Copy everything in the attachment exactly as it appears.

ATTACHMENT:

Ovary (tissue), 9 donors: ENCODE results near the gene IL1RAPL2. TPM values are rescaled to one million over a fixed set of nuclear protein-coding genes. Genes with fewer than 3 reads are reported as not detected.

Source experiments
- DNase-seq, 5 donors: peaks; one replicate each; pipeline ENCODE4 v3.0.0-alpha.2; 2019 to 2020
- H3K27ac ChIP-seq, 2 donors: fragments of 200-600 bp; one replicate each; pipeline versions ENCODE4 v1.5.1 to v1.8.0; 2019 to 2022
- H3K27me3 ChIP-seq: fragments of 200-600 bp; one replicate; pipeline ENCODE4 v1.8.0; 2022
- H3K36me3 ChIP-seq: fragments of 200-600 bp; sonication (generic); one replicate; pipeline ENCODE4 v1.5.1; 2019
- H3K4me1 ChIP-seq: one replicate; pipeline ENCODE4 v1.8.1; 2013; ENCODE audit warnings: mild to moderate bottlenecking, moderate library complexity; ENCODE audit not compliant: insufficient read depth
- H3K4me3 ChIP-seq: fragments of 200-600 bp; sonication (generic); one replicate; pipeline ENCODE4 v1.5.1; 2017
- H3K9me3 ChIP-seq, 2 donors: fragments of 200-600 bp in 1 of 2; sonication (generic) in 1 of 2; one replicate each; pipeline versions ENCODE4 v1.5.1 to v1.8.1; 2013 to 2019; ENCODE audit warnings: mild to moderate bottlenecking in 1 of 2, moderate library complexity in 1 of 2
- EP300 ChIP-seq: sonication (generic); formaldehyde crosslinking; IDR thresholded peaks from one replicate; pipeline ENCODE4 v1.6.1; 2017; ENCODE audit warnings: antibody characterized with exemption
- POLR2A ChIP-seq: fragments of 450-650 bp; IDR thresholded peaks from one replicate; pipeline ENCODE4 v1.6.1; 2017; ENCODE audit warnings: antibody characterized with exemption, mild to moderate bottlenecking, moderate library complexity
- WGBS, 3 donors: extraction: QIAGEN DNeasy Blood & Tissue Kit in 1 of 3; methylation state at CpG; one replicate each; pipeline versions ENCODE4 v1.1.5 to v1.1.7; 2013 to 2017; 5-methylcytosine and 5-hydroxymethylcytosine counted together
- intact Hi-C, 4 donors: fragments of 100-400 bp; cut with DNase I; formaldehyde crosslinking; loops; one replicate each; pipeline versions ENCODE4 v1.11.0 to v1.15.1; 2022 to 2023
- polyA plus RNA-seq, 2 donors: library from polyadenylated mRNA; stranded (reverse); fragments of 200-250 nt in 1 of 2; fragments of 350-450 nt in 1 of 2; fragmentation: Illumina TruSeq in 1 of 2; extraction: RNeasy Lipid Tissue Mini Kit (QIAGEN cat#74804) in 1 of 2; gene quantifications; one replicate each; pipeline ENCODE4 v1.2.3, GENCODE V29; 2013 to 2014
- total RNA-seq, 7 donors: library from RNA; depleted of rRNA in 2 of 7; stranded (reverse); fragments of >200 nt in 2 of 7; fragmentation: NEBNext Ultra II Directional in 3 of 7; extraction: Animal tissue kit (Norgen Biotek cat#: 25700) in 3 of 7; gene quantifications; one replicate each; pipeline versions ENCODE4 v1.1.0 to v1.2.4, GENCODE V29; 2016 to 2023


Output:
Ovary (tissue), 9 donors: ENCODE results near the gene IL1RAPL2. TPM values are rescaled to one million over a fixed set of nuclear protein-coding genes. Genes with fewer than 3 reads are reported as not detected.

Source experiments
- DNase-seq, 5 donors: peaks; one replicate each; pipeline ENCODE4 v3.0.0-alpha.2; 2019 to 2020
- H3K27ac ChIP-seq, 2 donors: fragments of 200-600 bp; one replicate each; pipeline versions ENCODE4 v1.5.1 to v1.8.0; 2019 to 2022
- H3K27me3 ChIP-seq: fragments of 200-600 bp; one replicate; pipeline ENCODE4 v1.8.0; 2022
- H3K36me3 ChIP-seq: fragments of 200-600 bp; sonication (generic); one replicate; pipeline ENCODE4 v1.5.1; 2019
- H3K4me1 ChIP-seq: one replicate; pipeline ENCODE4 v1.8.1; 2013; ENCODE audit warnings: mild to moderate bottlenecking, moderate library complexity; ENCODE audit not compliant: insufficient read depth
- H3K4me3 ChIP-seq: fragments of 200-600 bp; sonication (generic); one replicate; pipeline ENCODE4 v1.5.1; 2017
- H3K9me3 ChIP-seq, 2 donors: fragments of 200-600 bp in 1 of 2; sonication (generic) in 1 of 2; one replicate each; pipeline versions ENCODE4 v1.5.1 to v1.8.1; 2013 to 2019; ENCODE audit warnings: mild to moderate bottlenecking in 1 of 2, moderate library complexity in 1 of 2
- EP300 ChIP-seq: sonication (generic); formaldehyde crosslinking; IDR thresholded peaks from one replicate; pipeline ENCODE4 v1.6.1; 2017; ENCODE audit warnings: antibody characterized with exemption
- POLR2A ChIP-seq: fragments of 450-650 bp; IDR thresholded peaks from one replicate; pipeline ENCODE4 v1.6.1; 2017; ENCODE audit warnings: antibody characterized with exemption, mild to moderate bottlenecking, moderate library complexity
- WGBS, 3 donors: extraction: QIAGEN DNeasy Blood & Tissue Kit in 1 of 3; methylation state at CpG; one replicate each; pipeline versions ENCODE4 v1.1.5 to v1.1.7; 2013 to 2017; 5-methylcytosine and 5-hydroxymethylcytosine counted together
- intact Hi-C, 4 donors: fragments of 100-400 bp; cut with DNase I; formaldehyde crosslinking; loops; one replicate each; pipeline versions ENCODE4 v1.11.0 to v1.15.1; 2022 to 2023
- polyA plus RNA-seq, 2 donors: library from polyadenylated mRNA; stranded (reverse); fragments of 200-250 nt in 1 of 2; fragments of 350-450 nt in 1 of 2; fragmentation: Illumina TruSeq in 1 of 2; extraction: RNeasy Lipid Tissue Mini Kit (QIAGEN cat#74804) in 1 of 2; gene quantifications; one replicate each; pipeline ENCODE4 v1.2.3, GENCODE V29; 2013 to 2014
- total RNA-seq, 7 donors: library from RNA; depleted of rRNA in 2 of 7; stranded (reverse); fragments of >200 nt in 2 of 7; fragmentation: NEBNext Ultra II Directional in 3 of 7; extraction: Animal tissue kit (Norgen Biotek cat#: 25700) in 3 of 7; gene quantifications; one replicate each; pipeline versions ENCODE4 v1.1.0 to v1.2.4, GENCODE V29; 2016 to 2023